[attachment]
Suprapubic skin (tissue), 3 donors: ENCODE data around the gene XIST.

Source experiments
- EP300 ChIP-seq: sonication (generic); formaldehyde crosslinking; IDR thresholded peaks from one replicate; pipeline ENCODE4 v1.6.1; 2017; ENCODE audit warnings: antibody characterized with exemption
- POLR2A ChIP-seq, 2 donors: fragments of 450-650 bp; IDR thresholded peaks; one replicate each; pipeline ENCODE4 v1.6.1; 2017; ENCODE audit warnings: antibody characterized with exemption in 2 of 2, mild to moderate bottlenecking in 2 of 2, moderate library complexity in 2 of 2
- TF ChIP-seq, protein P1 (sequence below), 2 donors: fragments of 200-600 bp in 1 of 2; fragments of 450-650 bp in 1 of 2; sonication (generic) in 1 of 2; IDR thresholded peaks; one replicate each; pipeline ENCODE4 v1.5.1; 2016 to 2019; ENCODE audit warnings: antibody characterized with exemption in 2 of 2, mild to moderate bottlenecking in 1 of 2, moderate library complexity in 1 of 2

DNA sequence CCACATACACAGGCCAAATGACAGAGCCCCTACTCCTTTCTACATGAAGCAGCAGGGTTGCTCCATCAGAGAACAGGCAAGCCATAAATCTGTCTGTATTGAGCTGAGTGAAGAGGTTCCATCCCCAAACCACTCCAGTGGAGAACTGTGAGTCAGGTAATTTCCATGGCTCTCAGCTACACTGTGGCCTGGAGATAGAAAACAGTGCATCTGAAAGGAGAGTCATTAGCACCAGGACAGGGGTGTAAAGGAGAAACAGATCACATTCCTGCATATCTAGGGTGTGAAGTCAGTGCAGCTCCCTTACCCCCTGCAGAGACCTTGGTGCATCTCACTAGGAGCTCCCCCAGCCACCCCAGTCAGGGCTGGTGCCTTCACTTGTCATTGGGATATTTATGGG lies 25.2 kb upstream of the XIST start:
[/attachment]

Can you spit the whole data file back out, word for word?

Suprapubic skin (tissue), 3 donors: ENCODE data around the gene XIST.

Source experiments
- EP300 ChIP-seq: sonication (generic); formaldehyde crosslinking; IDR thresholded peaks from one replicate; pipeline ENCODE4 v1.6.1; 2017; ENCODE audit warnings: antibody characterized with exemption
- POLR2A ChIP-seq, 2 donors: fragments of 450-650 bp; IDR thresholded peaks; one replicate each; pipeline ENCODE4 v1.6.1; 2017; ENCODE audit warnings: antibody characterized with exemption in 2 of 2, mild to moderate bottlenecking in 2 of 2, moderate library complexity in 2 of 2
- TF ChIP-seq, protein P1 (sequence below), 2 donors: fragments of 200-600 bp in 1 of 2; fragments of 450-650 bp in 1 of 2; sonication (generic) in 1 of 2; IDR thresholded peaks; one replicate each; pipeline ENCODE4 v1.5.1; 2016 to 2019; ENCODE audit warnings: antibody characterized with exemption in 2 of 2, mild to moderate bottlenecking in 1 of 2, moderate library complexity in 1 of 2

DNA sequence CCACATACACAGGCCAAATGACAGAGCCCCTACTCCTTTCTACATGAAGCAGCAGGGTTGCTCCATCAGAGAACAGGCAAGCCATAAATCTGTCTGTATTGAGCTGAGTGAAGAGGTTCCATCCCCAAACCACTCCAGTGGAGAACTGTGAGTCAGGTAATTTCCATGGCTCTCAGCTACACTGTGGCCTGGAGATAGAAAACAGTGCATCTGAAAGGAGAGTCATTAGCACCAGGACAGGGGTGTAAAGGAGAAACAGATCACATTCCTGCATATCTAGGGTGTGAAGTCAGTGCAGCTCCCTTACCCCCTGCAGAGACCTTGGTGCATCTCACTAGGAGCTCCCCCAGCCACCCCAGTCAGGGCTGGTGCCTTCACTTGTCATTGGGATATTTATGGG lies 25.2 kb upstream of the XIST start: